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Owen J. Maguire v. Capmark Finance

July 18, 2011


The opinion of the court was delivered by: Savage, J.


Seeking to vacate the order dismissing his case, plaintiff, Owen J. Maguire, claims that he was misled during settlement discussions by counsel for Capmark Finance, Inc. ("Capmark"). According to Maguire, during a final pretrial conference, Capmark's counsel misrepresented the value of the agreed upon settlement and how it would be treated in an ongoing bankruptcy action.

Capmark contends that it did not mislead Maguire about the value of the settlement. It claims that Maguire knew that it had filed for bankruptcy and was aware of the risk that the bankruptcy court would award him less than the amount he hoped to receive.

Because Maguire was aware of the risk that his settlement could be reduced by the bankruptcy court, he was not misled by Capmark's counsel prior to entering into the settlement agreement. Therefore, his motion to vacate will be denied.


On February 17, 2011, following the parties' agreement reached at the final pretrial conference, an order was entered dismissing the action pursuant to Rule 41.1(b) of the Local Rules of Civil Procedure (Document No. 38). At the time of the settlement, Capmark was a debtor in a bankruptcy action in the United States Bankruptcy Court for the District of Delaware. Maguire was an unsecured creditor in the bankruptcy proceeding. When he agreed to the settlement amount of $200,000, he knew its value could be reduced pursuant to the bankruptcy court's disposition of the bankruptcy estate. His attorney represented that he intended to sell the debt for which there is a market.

Maguire argues that during the conference on February 16, 2011, he agreed to settle his claims based on Capmark's counsel's representations that the debt had a market value of "45 percent of face value." Pl. Motion, ¶ 2. Maguire claims that because the bankruptcy court subsequently designated his settlement as an unsecured debt due only "16 cents per dollar" and he had been misled by defense counsel, the order dismissing the case should be vacated. Pl. Motion, ¶ 8.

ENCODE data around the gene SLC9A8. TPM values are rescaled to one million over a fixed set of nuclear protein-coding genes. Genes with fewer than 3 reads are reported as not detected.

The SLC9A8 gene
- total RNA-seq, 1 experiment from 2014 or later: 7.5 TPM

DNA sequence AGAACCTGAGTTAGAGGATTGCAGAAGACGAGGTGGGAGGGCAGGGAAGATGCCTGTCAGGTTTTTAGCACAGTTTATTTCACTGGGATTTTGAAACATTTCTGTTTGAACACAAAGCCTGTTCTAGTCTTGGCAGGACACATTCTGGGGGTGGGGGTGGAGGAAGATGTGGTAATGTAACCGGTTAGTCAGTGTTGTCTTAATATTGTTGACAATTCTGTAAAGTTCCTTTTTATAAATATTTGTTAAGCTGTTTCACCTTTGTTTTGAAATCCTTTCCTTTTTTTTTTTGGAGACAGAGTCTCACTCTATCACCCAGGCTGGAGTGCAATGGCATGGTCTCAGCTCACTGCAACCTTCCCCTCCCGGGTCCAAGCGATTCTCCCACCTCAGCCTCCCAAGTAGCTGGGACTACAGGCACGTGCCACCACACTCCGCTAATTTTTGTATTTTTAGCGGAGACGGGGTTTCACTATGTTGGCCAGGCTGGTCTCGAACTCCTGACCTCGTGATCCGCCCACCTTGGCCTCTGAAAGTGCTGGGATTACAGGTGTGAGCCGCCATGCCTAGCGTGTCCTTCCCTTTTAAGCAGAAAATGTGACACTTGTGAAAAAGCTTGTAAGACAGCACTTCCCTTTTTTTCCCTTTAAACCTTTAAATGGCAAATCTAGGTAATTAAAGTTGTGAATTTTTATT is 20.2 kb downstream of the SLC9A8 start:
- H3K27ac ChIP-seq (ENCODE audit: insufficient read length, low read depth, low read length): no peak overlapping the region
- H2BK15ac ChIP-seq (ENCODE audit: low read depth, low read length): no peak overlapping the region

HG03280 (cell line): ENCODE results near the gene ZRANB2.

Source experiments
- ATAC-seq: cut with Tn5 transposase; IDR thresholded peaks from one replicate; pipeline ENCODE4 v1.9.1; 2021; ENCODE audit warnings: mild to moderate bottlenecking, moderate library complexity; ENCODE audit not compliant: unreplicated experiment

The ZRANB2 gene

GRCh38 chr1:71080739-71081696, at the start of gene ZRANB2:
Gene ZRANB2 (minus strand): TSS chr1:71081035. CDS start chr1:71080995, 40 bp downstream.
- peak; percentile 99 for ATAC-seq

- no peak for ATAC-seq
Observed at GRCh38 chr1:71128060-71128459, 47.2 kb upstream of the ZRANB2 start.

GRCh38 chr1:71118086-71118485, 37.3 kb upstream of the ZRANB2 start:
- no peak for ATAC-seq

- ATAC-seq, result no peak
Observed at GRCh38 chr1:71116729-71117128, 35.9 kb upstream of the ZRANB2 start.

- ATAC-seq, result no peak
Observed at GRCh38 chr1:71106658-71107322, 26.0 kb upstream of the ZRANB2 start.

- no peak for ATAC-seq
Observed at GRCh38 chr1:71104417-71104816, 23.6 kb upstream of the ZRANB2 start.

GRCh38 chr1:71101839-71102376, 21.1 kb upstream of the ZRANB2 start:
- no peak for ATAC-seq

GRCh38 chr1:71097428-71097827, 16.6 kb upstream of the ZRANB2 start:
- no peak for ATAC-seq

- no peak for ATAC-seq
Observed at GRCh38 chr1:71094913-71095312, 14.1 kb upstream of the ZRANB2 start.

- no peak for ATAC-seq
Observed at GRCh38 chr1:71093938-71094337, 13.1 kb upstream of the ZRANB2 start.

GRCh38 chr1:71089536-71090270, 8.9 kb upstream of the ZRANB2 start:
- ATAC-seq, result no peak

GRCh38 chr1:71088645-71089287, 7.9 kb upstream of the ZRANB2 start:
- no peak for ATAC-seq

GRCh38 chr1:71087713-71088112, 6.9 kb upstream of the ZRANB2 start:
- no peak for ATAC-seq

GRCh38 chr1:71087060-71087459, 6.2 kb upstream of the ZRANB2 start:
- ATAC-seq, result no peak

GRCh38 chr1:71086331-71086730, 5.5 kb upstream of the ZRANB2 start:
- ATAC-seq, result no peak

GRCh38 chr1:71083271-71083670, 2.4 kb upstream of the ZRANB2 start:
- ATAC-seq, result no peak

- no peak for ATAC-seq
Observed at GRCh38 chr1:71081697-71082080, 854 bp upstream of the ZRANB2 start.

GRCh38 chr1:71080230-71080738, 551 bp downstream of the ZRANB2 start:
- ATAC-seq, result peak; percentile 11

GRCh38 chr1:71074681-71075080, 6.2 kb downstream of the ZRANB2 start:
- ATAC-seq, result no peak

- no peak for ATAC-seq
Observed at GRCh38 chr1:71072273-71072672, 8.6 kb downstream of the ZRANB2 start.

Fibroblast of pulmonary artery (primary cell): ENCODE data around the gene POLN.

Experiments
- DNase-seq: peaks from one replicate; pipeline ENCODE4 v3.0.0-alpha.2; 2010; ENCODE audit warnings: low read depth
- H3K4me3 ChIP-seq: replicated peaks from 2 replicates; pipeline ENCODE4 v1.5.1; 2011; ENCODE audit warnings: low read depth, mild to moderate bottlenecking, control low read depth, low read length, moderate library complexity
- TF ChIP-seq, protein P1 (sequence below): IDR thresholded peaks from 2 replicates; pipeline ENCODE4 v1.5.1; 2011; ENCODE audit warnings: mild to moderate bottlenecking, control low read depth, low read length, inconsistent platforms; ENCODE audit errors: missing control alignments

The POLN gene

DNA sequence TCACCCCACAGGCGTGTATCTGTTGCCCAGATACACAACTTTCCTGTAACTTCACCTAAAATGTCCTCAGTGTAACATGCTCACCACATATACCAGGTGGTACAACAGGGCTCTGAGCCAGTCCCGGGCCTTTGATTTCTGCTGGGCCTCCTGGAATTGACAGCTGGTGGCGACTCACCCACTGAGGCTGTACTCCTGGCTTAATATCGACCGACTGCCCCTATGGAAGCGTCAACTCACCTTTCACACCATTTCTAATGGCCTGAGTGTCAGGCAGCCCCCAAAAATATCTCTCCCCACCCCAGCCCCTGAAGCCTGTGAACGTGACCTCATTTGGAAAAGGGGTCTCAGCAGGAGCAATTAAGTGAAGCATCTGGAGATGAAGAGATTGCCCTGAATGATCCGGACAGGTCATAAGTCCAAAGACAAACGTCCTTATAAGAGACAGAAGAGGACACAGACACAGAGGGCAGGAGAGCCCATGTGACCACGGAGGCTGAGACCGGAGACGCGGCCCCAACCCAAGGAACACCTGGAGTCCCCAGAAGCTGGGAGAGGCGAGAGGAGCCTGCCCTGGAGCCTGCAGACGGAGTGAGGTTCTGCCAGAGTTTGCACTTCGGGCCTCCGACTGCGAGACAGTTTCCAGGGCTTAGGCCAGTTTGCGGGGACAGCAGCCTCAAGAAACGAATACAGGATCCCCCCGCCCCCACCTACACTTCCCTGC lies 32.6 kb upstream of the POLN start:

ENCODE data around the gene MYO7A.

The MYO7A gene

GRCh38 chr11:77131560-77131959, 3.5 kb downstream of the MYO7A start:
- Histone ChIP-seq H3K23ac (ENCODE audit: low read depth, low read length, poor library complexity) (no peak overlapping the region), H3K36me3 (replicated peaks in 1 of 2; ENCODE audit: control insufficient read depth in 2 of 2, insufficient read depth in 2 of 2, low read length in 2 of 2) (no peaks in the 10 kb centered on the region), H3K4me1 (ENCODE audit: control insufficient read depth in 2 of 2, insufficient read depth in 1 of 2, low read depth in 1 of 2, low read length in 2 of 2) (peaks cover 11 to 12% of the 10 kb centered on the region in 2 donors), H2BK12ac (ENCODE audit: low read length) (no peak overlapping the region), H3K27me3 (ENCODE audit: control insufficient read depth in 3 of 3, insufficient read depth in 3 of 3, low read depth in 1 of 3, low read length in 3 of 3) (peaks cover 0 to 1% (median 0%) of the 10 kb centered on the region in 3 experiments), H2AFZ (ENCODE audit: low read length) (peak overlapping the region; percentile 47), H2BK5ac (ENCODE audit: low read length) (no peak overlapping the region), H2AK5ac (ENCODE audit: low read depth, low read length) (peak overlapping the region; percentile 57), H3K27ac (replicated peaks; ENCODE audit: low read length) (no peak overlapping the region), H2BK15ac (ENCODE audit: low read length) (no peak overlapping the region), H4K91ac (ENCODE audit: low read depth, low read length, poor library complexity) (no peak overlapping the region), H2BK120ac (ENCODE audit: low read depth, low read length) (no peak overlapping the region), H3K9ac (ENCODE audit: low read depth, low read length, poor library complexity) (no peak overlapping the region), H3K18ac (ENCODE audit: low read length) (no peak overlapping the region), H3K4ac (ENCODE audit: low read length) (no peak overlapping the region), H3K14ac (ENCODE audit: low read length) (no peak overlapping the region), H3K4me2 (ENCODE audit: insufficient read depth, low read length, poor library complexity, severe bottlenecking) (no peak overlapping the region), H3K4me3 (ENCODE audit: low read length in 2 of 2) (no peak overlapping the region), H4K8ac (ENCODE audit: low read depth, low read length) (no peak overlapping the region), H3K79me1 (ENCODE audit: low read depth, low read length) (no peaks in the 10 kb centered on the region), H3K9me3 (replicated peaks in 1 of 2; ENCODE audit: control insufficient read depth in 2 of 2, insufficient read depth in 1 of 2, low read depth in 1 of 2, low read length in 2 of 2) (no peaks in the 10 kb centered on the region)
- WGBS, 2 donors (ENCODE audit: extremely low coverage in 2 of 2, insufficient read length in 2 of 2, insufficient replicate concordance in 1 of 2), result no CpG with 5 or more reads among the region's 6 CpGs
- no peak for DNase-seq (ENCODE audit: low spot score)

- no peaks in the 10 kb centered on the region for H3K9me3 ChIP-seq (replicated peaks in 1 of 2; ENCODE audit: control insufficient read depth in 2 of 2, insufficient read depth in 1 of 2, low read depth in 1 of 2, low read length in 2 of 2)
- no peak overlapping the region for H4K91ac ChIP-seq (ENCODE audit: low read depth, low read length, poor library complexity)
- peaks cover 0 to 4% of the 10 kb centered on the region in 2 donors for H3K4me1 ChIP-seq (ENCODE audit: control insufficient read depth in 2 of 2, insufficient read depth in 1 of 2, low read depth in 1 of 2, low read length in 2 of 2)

Settlement agreements are governed by contract law. Tedesco Mfg. Co., Inc. v Honeywell Int'l Inc., 127 Fed. App'x 50, 52 (3d Cir. 2005) ("A settlement agreement is a contract, and familiar principles of contract law [apply]."). A settlement agreement will bind the parties "even in the absence of a writing." Green v. John H. Lewis & Co., 436 F.2d 389, 390 (3d Cir. 1970). See also Beazer East, Inc. v. Mead Corp., 412 F.3d 429, 436 (3d Cir. 2005) ("[A] written agreement is not necessary to render a settlement enforceable."). The fact that the parties intend to formalize their agreement in writing but have not yet done so does not preclude enforcement of the agreement. Mazzella v. Koken, 739 A.2d 531, 536 (Pa. 1999).

Oral settlement agreements are enforceable, but only if the parties have agreed upon the essential terms of the bargain. Krebs v. United Refining Co. of Pa., 893 A.2d 776, 783 (Pa. Super. Ct. 2006) (citations omitted). The "nature and extent of the mutual obligations must be certain." Id. (citing Peck v. Del. Cty. Bd. of Prison Inspectors, 814 A.2d 185, 191 (Pa. 2002) (internal citations omitted). As with all contracts, in the formation of an enforceable settlement agreement, "the minds of the parties should meet upon all the terms, as well as the subject-matter." Mazzella, 739 A.2d at 536 (citation omitted).

Maguire does not dispute that he entered into a settlement agreement with Capmark. Rather, he contends that the settlement agreement should not be enforced because he reiled upon misrepresentations made by Capmark's counsel.

Contrary to Maguire's contention, he was not misled when his counsel, with his consent, voluntarily entered into the settlement agreement. During oral argument, Maguire's counsel admitted that he assumed the risk that the monetary value of his settlement could change based on market demand for unsecured debt owed by the defendant. Transcript, p. 4, 11. He also admitted that although there was discussion at the time of the conference that the market value of debt owed by Capmark could be sold for 45 cents on the dollar, there was no guarantee that it would remain at that level. Transcript, p. 4, 1-12. Indeed, during the conference, Maguire's counsel was specifically warned that the value of the settlement could decrease.

Although Maguire is undoubtedly disappointed that his recovery is less than what he had anticipated, Capmark had no control over how the bankruptcy court would treat his settlement. Maguire's counsel conceded during oral argument that there were no discussions or promises at the conference regarding how his settlement would be treated by the bankruptcy court. Transcript, p. 25, 1-16.

In agreeing to settle his case against Capmark, Maguire was repeatedly warned that because Capmark was in bankruptcy, the trade value of his settlement was subject to fluctuating market conditions. Despite these warnings, Maguire entered into the agreement to settle his claim. Therefore, because Maguire was aware of the risk that the value of his recovery could change prior to entering into the settlement ...

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